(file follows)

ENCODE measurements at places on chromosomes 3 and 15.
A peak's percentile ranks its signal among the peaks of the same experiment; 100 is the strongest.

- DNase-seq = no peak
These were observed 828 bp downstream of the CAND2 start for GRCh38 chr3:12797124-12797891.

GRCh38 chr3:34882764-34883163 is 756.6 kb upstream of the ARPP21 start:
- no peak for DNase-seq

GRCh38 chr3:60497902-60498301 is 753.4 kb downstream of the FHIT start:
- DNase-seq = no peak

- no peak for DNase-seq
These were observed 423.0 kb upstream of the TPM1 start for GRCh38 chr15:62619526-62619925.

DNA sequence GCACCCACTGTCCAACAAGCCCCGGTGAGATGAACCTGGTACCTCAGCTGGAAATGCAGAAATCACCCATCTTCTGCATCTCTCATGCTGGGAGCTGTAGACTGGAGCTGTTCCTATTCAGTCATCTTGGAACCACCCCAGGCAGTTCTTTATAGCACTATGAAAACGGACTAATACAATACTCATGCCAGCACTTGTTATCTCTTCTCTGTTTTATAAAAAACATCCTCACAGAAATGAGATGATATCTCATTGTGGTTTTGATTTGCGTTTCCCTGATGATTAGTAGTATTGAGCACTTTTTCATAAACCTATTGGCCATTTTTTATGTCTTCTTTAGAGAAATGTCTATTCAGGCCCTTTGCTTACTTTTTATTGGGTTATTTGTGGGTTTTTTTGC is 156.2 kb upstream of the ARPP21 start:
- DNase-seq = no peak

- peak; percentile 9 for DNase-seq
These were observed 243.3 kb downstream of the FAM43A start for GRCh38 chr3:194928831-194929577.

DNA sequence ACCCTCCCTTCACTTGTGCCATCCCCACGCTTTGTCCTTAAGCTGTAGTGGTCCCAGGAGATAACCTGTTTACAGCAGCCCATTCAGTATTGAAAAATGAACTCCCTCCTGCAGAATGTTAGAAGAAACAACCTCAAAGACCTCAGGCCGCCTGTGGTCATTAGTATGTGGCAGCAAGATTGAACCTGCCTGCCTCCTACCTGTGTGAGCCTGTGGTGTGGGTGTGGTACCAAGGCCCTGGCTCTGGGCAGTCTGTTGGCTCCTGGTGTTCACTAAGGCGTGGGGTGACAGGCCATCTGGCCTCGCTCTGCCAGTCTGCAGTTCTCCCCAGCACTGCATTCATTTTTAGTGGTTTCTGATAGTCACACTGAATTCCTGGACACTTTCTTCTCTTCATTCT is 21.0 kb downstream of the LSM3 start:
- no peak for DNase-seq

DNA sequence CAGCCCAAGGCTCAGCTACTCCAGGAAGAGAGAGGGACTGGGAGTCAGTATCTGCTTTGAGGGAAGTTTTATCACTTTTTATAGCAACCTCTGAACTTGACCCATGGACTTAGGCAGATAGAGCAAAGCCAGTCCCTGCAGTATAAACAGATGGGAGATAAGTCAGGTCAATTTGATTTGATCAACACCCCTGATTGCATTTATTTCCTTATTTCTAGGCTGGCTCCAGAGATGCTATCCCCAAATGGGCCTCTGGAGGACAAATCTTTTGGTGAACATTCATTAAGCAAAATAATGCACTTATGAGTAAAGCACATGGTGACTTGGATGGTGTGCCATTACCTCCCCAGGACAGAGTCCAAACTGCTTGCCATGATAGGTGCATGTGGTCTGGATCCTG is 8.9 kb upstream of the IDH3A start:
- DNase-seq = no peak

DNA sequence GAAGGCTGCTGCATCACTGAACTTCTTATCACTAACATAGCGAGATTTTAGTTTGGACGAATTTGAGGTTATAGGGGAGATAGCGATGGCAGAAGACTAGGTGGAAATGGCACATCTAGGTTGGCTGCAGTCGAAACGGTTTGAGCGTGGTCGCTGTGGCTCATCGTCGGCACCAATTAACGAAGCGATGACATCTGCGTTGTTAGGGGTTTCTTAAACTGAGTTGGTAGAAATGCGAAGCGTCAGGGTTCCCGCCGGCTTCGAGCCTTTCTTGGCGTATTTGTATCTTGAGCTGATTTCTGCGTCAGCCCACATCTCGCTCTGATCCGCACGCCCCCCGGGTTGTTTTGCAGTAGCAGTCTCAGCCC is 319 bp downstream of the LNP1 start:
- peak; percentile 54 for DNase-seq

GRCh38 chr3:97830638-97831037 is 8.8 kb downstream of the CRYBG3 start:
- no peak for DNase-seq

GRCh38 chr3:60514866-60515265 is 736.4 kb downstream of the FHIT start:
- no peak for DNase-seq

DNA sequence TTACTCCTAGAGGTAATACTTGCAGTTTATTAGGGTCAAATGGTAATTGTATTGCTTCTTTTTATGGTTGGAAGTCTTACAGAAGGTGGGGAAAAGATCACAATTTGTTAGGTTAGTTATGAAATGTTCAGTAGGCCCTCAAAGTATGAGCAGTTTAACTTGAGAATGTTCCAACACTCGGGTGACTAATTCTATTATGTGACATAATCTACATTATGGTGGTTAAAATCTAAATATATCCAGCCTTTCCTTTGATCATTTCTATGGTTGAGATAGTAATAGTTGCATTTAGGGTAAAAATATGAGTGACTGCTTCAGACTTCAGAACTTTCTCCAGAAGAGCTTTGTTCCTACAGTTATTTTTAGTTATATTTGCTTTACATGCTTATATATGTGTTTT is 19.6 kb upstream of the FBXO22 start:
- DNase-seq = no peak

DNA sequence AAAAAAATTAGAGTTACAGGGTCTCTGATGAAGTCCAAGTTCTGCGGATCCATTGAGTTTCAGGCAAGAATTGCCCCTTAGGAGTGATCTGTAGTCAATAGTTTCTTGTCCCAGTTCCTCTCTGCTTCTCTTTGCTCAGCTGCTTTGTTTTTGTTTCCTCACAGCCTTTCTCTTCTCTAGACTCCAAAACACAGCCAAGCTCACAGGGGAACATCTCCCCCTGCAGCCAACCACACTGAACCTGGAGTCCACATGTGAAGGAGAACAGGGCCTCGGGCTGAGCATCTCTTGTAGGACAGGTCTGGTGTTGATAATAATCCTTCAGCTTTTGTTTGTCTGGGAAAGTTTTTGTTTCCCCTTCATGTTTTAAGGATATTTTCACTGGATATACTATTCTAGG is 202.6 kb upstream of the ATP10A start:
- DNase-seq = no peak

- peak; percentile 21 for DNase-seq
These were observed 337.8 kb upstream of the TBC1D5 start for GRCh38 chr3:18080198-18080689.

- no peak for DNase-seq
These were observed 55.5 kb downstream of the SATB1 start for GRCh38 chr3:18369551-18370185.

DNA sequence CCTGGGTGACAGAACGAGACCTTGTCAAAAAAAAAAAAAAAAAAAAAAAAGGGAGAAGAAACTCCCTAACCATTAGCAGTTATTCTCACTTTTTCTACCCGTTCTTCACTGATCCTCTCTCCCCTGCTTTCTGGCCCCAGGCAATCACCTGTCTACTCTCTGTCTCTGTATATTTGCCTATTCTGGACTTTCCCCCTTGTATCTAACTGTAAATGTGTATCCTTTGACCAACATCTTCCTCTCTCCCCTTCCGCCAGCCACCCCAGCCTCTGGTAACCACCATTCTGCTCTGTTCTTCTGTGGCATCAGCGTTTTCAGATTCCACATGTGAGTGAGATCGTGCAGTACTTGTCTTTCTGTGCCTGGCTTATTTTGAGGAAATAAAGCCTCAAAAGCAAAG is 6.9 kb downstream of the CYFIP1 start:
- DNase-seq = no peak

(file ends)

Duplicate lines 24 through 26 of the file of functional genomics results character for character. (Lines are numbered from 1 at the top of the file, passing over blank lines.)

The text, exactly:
- no peak for DNase-seq

DNA sequence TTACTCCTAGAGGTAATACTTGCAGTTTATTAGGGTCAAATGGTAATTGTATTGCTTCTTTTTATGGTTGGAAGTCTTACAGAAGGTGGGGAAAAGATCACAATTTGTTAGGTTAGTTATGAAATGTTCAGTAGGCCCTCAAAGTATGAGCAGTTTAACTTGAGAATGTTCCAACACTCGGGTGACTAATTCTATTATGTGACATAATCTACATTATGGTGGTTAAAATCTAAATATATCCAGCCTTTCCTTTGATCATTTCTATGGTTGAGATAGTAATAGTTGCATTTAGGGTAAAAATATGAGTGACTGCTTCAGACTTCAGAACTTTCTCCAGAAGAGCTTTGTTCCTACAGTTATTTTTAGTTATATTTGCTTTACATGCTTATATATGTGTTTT is 19.6 kb upstream of the FBXO22 start:
- DNase-seq = no peak